The answer is very subjective depending on what record label you are working with and is already somewhat answered in the explanation above, but to emphasize further I’d say that it is not a record label’s job to find bookings for the artist. The music industry in many sense is now so organized, that there are specialized booking agencies who pick and source upcoming talents. These agencies frontmost duty is to bring maximum exposure to the artist as a whole, start to manage his existing bookings and along the line bring him more bookings via the booking agencies ever growing network.
Also, I remember I have read in one of the previous advice here, there was a question about artist managers where Daniel wrote what actually artist manager does and what are the pros & cons of hiring one. So, in simple words, it is a job of such artist managers and booking agencies to work towards bringing more bookings for the artist, not a record label.
Artist manager: who is that person, and three question to think about
To emphasize more on a record label job, I would say that it is label’s Job to constantly keep updating themselves with various promotion platforms, new social media trends, think of more innovative ideas to promote their releases, always look for best distribution channels and renegotiate the deals when needed. It is very important that label stays in touch and sync with the roster artist keeping them updated on new development and plans, same as collects genuine feedbacks from fans and other artists, as well as DJs in their network about each and every release and pass them back to their releasing artist. Labels also need to start building connections between artist to bring out some possible remix and collaborations opportunities. So, these are the most important and mandatory things that any record label should be doing for their artist’s roster.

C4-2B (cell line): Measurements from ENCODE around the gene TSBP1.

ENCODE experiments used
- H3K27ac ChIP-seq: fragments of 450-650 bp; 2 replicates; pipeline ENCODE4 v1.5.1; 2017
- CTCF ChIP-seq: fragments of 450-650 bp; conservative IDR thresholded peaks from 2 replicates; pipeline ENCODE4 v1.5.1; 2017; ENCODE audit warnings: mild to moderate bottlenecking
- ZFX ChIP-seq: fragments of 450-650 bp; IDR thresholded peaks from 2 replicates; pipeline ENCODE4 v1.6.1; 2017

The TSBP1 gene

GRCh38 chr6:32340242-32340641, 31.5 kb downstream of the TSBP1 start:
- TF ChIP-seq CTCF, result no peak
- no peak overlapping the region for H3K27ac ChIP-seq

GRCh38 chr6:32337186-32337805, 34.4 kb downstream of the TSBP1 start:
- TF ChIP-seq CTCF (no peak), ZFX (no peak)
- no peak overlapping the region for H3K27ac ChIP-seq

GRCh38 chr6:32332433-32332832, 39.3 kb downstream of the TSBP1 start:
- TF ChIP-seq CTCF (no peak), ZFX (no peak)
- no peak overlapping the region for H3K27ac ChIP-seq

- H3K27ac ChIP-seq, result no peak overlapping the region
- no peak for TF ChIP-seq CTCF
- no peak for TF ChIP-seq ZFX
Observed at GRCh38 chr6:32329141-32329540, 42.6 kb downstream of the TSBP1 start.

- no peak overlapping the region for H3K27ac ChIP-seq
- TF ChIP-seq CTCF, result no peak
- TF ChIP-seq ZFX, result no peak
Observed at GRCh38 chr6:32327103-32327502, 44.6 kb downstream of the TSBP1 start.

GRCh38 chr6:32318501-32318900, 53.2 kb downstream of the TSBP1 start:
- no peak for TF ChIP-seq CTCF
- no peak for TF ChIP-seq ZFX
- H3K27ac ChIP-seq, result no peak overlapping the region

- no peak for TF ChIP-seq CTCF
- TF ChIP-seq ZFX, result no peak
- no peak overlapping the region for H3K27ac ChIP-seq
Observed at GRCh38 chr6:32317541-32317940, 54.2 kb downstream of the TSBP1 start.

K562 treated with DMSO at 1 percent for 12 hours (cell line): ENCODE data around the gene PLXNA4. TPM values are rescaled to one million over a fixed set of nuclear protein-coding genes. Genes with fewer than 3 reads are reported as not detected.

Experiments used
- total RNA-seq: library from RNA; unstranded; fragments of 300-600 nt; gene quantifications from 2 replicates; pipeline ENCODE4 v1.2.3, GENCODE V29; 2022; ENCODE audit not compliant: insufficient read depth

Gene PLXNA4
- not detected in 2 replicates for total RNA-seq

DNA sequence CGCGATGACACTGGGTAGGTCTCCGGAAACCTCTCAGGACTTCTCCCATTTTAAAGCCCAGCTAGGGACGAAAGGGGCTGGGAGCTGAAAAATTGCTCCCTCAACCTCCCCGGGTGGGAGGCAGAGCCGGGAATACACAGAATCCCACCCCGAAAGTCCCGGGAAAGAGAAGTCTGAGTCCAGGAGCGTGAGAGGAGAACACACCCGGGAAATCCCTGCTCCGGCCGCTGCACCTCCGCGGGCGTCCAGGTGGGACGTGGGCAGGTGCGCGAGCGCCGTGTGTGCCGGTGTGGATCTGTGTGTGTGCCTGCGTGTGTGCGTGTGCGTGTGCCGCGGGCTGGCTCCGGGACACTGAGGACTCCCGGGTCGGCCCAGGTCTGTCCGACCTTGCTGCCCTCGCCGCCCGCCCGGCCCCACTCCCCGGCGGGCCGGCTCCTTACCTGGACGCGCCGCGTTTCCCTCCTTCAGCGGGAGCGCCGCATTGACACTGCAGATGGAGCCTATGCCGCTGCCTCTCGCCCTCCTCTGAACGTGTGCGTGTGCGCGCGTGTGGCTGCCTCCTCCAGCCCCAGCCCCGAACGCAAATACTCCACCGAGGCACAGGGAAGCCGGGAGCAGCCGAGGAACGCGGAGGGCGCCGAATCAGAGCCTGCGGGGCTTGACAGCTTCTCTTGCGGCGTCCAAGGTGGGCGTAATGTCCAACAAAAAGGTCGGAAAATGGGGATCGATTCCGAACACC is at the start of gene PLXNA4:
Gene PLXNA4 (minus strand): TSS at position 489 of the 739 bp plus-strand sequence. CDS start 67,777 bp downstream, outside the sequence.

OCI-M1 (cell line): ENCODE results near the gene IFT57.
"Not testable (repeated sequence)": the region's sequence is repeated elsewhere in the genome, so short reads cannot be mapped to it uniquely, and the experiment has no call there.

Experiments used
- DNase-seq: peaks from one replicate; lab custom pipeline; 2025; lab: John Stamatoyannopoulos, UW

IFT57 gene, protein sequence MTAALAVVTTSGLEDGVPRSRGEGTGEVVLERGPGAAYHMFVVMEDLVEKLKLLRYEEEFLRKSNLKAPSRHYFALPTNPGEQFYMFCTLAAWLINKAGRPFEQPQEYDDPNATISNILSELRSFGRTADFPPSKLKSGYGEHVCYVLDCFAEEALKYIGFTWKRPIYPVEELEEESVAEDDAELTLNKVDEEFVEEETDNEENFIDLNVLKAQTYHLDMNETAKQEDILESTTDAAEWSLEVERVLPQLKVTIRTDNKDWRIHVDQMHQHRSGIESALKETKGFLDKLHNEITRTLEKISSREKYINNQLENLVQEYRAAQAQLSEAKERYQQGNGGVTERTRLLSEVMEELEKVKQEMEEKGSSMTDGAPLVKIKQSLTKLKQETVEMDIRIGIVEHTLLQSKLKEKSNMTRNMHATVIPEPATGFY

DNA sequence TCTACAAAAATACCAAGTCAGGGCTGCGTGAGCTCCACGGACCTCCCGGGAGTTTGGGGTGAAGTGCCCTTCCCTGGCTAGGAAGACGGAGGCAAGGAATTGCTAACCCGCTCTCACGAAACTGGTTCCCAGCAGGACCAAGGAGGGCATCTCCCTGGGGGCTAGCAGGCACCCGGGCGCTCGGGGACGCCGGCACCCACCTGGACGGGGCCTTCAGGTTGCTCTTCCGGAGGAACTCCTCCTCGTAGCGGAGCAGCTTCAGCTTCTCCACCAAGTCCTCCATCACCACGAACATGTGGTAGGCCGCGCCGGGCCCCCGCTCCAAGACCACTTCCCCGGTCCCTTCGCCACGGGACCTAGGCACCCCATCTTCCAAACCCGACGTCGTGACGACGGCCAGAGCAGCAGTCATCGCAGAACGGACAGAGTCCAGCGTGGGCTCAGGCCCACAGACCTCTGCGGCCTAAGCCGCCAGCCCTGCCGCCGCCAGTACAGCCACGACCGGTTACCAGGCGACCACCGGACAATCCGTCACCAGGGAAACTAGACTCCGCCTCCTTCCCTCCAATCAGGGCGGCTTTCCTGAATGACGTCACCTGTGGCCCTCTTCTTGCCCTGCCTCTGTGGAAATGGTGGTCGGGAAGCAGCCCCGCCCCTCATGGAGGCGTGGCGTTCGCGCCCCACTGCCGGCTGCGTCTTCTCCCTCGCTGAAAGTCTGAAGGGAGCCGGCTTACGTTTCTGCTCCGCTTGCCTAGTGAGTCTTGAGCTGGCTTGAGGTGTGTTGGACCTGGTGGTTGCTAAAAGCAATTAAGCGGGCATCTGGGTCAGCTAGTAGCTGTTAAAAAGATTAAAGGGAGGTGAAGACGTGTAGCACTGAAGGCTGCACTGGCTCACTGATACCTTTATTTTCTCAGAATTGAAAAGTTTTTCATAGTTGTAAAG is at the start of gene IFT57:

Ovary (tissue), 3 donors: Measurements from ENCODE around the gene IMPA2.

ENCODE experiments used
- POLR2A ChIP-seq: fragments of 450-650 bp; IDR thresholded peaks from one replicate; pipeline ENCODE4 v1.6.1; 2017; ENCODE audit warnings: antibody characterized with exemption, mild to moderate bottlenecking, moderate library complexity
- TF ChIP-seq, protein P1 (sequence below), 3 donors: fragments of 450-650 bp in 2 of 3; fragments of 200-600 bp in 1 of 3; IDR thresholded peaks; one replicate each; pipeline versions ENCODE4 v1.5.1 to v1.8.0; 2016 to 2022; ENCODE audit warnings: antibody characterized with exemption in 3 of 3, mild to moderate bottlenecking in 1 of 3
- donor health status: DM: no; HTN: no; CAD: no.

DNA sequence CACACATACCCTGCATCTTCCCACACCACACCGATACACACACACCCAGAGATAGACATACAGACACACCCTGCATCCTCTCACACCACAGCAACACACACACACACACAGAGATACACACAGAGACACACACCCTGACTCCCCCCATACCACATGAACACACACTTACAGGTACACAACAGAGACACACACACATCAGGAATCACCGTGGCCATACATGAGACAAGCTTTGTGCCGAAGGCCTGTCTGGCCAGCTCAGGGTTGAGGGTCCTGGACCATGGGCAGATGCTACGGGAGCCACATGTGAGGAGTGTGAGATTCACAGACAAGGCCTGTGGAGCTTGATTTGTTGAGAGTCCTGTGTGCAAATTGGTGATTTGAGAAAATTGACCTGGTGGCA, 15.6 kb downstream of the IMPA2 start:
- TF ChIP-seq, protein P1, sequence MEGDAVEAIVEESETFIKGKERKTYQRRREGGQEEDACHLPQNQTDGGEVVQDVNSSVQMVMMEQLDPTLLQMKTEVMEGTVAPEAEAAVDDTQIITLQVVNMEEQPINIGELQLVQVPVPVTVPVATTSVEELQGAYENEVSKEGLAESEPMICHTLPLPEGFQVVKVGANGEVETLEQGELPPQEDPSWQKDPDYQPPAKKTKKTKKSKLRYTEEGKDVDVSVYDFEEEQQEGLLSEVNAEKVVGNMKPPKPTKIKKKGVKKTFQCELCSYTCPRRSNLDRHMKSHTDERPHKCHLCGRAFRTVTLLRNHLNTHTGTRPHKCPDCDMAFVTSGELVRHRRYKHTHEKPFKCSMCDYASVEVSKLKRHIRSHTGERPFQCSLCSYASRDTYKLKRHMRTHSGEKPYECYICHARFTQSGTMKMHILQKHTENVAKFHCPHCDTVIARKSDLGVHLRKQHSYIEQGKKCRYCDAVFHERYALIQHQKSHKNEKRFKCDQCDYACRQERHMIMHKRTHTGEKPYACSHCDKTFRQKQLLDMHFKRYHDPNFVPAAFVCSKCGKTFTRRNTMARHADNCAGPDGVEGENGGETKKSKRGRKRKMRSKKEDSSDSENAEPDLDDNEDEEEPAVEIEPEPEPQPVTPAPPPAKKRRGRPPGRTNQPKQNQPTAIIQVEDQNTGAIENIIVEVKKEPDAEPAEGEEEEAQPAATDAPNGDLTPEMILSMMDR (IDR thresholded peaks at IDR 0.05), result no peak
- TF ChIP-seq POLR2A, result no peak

Very interesting thing is that some record labels who have been around for a while and have already managed to establish themselves strongly in the Industry either by consistently releasing quality music for years or sourcing out producers with unique sound which resulted in building them as pioneers of certain style or sub-genre within a genre of music over time. As the result, gained massive fans and cult following globally are now also managing bookings for their artist by themselves or partnering with some independent global / regional booking agencies. We somehow feel this should be each and every label’s ultimate goal to not just build a very organized distribution and promotion network for their artists, but also lay a very strong platform for achieving global bookings.
All the above things are possible only with a very fair open hand in hand working relation between the artist and label. There is no compromise at all when it comes to putting in more than 100% and keep doing always better than what your last effort was.
Special thanks to Nishan Sankhe for his time and expert’s opinion. On cover image — complex mechanisms of the music business, it works properly only when all pieces are combined together.
P.S. This post is a part of the weekly “Advice” series. I’m happy to advise on such topics as production, performance, management, marketing, and design in the music industry and beyond. Send me your questions, too.